Matthew Cortland on “The Week in Health Law” Podcast

By Nicolas Terry

This week’s guest is Matthew Cortland, a patient and health care rights advocate from Massachusetts. He received his graduate training in public health from Boston University and earned a J.D. from George Mason University School of Law. He is disabled and chronically ill, a superbly effective lawyer, writer, and speaker as well as a well-known health care and disability rights activist.

Read More

Stack of colorful books in front of a wood paneled wall

Monthly Round-Up of What to Read on Pharma Law and Policy

By Ameet Sarpatwari, Charlie Lee, Frazer Tessema, and Aaron S. Kesselheim

Each month, members of the Program On Regulation, Therapeutics, And Law (PORTAL) review the peer-reviewed medical literature to identify interesting empirical studies, policy analyses, and editorials on health law and policy issues relevant to current or potential future work in the Division.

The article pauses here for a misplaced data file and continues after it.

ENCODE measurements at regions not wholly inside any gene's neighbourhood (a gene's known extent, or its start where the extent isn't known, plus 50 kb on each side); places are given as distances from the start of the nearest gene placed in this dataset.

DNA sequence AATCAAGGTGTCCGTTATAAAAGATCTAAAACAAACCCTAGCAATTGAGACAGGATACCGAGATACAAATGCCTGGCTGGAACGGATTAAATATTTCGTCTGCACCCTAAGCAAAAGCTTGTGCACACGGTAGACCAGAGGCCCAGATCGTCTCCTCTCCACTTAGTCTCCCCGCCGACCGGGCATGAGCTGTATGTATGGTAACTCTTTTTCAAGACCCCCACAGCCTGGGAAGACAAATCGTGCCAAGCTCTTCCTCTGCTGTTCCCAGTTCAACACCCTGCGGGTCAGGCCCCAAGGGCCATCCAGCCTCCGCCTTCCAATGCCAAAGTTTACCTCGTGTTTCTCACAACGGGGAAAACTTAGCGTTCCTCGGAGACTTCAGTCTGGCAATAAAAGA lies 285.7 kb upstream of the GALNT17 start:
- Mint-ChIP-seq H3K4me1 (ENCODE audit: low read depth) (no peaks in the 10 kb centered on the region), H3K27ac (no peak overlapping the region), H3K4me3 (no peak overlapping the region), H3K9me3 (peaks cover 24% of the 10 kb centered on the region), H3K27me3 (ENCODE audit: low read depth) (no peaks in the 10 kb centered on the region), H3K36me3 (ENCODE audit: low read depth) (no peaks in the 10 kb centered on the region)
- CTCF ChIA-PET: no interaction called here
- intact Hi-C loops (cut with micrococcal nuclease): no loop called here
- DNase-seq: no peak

Below are the abstracts/summaries for papers identified from the month of September. The selections feature topics ranging from the contributions of academia and industry to lung cancer survival gains, to the savings from the EpiPen authorized generic, to the association between FDA advisory committee recommendations and agency actions. A full posting of abstracts/summaries of these articles may be found on our website.

Read More

Photograph of a gavel and three open books

Monthly Round-Up of What to Read on Pharma Law and Policy

By Ameet Sarpatwari, Charlie Lee, Frazer Tessema, and Aaron S. Kesselheim